MICHELE NORRIS, host:
Following April's disaster at the Upper Big Branch Mine in West Virginia, where 29 miners died, NPR's investigative unit has been crunching the numbers. They looked at records for about 600 coal mines, and it turns out that safety citations are up by a third in the last four years.
Joining me to talk about this is NPR's Robert Benincasa - he conducted the analysis - and NPR's Howard Berkes; he's been reporting on the Upper Big Branch disaster.
Robert, I'm going to begin with you. If federal mine safety officials are issuing more safety citations, does that mean that coal mines are not as safe as they were a few years ago?
ROBERT BENINCASA: Well, the hope in 2006 was to make them safer after there were two significant coal mining disasters that year. So what the federal regulators did, was they added about 270 more mine inspectors. And with more mine inspectors, we have more mine citations for violating these health and safety standards.
NORRIS: So more inspectors, more violations. What kinds of things are they finding?
BENINCASA: Well, the most frequently cited violation is a buildup of coal dust. And this is a real problem in an underground coal mine because when - coal dust is this fine powder that's generated when they cut the coal out of the earth. And if it gets disturbed or tossed into the air, it can act as fuel in an explosion.
NORRIS: Now Howard, I want to bring you into this. I want to ask you about this. You and NPR's Frank Langfitt spent most of the last three months looking into the Upper Big Branch disaster. Is there a connection between that disaster and the data that Robert is describing?
HOWARD BERKES: Not directly, at least as far as we know, because there's really still no cause determined for the explosion at Upper Big Branch. But investigators do suspect that there was some kind of ignition source. It could have been a frayed cable, which is picked up in these violations. And it's believed that this ignition source, whatever it was, ignited methane gas, which occurs naturally in coal mines. Well, if the mines were not properly ventilated, the gas wouldn't have reached explosion concentrations.
And finally, the ignited methane can cause a small explosion, which throws the coal dust up into the air, as Robert explained, and that feeds an even bigger explosion. And the blast at Upper Big Branch was massive. It traveled around corners. It went about two miles, right out the entrance of the mine. There were people in the parking lot who were hit by the concussion.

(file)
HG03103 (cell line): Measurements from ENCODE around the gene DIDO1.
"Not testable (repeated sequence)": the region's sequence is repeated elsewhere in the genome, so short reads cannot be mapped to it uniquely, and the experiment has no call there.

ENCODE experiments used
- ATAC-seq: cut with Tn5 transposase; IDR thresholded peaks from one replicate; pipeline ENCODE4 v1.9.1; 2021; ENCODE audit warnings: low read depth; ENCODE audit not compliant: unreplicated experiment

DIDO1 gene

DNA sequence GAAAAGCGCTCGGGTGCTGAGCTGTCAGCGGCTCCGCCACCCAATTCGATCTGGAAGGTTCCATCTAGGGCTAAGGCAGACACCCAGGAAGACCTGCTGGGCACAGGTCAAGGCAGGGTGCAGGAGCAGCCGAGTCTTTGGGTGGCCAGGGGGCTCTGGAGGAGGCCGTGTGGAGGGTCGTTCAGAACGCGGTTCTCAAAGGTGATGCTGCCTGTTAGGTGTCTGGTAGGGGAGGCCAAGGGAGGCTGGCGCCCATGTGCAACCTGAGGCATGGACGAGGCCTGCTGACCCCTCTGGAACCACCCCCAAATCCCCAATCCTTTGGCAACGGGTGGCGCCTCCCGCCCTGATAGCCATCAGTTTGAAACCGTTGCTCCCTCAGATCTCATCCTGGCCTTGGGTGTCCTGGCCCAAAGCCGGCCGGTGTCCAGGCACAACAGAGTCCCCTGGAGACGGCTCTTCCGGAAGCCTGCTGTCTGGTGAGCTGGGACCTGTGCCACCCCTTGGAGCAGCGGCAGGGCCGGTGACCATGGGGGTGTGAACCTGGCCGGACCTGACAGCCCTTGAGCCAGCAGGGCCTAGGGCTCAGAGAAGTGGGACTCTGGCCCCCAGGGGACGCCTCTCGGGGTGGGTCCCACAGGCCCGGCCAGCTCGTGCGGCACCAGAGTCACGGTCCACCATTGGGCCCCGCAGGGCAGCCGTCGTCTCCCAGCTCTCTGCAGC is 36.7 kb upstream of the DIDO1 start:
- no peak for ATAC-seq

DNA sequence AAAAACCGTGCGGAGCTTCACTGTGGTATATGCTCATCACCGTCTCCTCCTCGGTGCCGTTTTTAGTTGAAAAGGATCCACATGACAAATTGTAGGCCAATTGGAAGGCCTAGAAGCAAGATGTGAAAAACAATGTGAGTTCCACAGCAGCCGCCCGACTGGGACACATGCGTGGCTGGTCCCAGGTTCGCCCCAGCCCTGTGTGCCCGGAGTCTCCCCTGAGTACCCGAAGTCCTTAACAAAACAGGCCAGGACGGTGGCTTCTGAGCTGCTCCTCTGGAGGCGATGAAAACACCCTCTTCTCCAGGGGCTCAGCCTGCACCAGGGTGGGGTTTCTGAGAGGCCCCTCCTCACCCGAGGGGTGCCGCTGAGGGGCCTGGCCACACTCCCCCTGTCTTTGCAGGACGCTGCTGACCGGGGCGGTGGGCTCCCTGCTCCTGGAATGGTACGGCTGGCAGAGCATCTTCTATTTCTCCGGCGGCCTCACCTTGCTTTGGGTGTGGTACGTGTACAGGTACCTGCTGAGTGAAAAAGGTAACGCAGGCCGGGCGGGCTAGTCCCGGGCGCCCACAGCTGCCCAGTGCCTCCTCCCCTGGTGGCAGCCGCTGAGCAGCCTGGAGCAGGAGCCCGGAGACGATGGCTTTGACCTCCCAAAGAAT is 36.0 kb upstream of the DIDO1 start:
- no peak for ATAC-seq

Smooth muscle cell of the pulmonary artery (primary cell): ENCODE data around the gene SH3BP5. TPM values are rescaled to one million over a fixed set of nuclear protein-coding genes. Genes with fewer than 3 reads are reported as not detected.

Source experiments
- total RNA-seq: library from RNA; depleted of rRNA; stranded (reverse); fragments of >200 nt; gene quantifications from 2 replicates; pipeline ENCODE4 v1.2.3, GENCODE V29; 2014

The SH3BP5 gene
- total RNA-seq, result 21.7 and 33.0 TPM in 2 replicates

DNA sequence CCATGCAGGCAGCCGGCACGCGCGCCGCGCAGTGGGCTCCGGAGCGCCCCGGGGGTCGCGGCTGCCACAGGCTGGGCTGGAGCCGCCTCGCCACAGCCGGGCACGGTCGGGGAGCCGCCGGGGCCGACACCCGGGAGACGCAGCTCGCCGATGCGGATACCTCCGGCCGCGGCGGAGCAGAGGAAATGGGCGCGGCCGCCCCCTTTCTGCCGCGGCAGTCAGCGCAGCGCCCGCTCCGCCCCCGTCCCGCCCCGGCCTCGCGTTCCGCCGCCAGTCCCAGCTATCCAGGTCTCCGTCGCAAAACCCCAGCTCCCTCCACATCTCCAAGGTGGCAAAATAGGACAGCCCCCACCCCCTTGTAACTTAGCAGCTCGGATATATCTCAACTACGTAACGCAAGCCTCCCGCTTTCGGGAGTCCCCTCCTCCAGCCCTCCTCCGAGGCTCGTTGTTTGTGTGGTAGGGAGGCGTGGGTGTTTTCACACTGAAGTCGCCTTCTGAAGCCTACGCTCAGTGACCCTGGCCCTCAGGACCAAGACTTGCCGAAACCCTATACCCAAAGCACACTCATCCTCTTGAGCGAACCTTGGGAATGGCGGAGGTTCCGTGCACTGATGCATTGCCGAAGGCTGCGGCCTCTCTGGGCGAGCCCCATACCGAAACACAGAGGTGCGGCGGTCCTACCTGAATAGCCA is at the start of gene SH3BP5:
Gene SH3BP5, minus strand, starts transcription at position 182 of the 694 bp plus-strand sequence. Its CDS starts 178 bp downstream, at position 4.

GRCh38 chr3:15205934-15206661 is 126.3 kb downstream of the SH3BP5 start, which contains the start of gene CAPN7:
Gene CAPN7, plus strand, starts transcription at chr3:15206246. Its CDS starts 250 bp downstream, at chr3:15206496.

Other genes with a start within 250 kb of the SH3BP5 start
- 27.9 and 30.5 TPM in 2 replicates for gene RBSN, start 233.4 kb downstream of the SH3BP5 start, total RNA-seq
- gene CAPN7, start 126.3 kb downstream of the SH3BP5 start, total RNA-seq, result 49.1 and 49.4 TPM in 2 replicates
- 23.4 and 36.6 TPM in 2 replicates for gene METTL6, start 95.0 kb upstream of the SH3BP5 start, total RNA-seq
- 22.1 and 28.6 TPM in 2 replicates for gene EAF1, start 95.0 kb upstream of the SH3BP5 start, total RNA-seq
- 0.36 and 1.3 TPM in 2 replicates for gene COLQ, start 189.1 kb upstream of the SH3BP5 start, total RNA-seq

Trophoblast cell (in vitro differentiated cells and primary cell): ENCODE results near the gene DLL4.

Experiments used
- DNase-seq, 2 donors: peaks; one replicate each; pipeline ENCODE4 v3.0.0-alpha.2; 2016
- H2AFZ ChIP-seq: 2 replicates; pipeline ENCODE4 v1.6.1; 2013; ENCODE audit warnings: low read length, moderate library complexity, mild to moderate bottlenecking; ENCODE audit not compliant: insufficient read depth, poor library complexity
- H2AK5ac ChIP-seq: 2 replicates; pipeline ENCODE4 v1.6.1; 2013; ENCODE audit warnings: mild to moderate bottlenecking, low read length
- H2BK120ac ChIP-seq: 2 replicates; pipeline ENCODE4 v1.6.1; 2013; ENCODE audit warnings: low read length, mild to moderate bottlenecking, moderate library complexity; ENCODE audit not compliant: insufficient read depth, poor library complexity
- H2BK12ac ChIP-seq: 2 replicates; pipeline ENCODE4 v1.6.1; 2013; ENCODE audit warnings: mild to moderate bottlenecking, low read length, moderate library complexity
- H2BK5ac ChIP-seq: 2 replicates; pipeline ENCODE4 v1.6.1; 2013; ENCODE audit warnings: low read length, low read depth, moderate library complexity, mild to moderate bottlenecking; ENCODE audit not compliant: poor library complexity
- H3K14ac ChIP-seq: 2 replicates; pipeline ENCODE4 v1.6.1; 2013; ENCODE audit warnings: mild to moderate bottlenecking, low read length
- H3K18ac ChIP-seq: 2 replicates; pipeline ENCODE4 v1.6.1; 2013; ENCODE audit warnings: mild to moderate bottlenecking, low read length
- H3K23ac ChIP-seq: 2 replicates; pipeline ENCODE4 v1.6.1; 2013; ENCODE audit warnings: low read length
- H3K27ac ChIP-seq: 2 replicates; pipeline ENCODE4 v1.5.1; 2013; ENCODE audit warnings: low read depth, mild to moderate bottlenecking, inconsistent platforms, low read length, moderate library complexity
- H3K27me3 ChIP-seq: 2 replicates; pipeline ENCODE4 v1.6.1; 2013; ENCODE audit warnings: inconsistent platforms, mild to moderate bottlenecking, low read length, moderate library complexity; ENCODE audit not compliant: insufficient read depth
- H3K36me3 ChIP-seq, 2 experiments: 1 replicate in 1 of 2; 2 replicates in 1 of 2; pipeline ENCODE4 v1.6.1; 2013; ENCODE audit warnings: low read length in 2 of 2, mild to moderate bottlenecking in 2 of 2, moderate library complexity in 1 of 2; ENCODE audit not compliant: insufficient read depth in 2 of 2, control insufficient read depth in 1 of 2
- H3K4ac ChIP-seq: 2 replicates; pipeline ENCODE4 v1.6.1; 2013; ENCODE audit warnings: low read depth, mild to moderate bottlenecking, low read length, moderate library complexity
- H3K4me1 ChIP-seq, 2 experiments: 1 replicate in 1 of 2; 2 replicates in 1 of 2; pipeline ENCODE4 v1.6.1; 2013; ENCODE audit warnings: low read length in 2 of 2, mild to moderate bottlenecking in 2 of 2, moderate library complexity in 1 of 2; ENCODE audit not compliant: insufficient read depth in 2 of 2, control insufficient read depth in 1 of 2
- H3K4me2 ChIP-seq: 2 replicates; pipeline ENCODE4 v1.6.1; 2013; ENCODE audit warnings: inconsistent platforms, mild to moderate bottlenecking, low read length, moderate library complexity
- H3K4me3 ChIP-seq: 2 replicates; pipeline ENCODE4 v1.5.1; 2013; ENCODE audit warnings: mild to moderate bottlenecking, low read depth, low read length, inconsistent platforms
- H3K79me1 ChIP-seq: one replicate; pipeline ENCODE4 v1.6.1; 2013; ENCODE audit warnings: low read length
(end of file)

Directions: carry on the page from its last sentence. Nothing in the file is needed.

This astounds mine experts, and some suggest it means that maybe there was too much coal dust laying around.
So, you know, the kinds of violations identified in mines across the country in this analysis could have been factors in the Upper Big Branch explosion. We don't really know for sure yet.
NORRIS: Last week, Howard, you reported that methane monitors on mining machines were disabled at the Upper Big Branch mine. These monitors detect dangerous levels of methane, and they shut down mining machines when concentrations get too high. Why doesn't that sort of thing show up in the citation records that Robert's been analyzing?
BERKES: Well because in coal mines in general, as mine safety experts have explained to me, a methane monitor that is disabled electronically, it's not necessarily visible to the mine safety inspector.
And the other thing is that as Frank Langfitt, our colleague, has reported, miners underground are often warned by company officials and other workers aboveground when a federal mine inspector shows up at the mine.
NORRIS: Robert, remind us of the safety record at the Upper Big Branch Mine.
Mr. BENINCASA: Michele, that's one of the first things that we looked at after the explosion, and we found that Upper Big Branch had more than 100 citations and orders just this year. About a third of those were considered significant and substantial, which means that they were likely to lead to serious injury or illness.
And our listeners can go onto our website, npr.org, and they can look at the details of our analysis, as well as look up individual mines and sort them by the mine operator or by the state or however they like, and so that they can get the details on how many violations that inspectors have been finding at mines around the country.
NORRIS: A lot of detailed information there. Before we go, Howard, I understand that the CEO of Massey will be speaking at the Press Club tomorrow. Could you give us a quick preview of what we might hear from him?
BERKES: Sure. That'll be Don Blankenship, who's been under fire for safety practices at his company. He'll be speaking at the National Press Club. The topic is surface coal mining, but there'll be a lot of reporters in the room. They're going to ask questions about Upper Big Branch. They're going to ask questions about the safety record at Massey Energy. So it'll be very interesting to hear what he has to say.
NORRIS: The CEO has been on the hot seat for some time now. Is it surprising that he would speak to a room full of reporters at the Press Club?
BERKES: It kind of fits his personality that he would show up at a place where there's a room full of reporters, and be confident that he could handle whatever they'd throw at him.
NORRIS: Thanks so much to both of you.
BERKES: Thank you.
Mr. BENINCASA: Thank you, Michele.
NORRIS: That's NPR's Howard Berkes and Robert Benincasa
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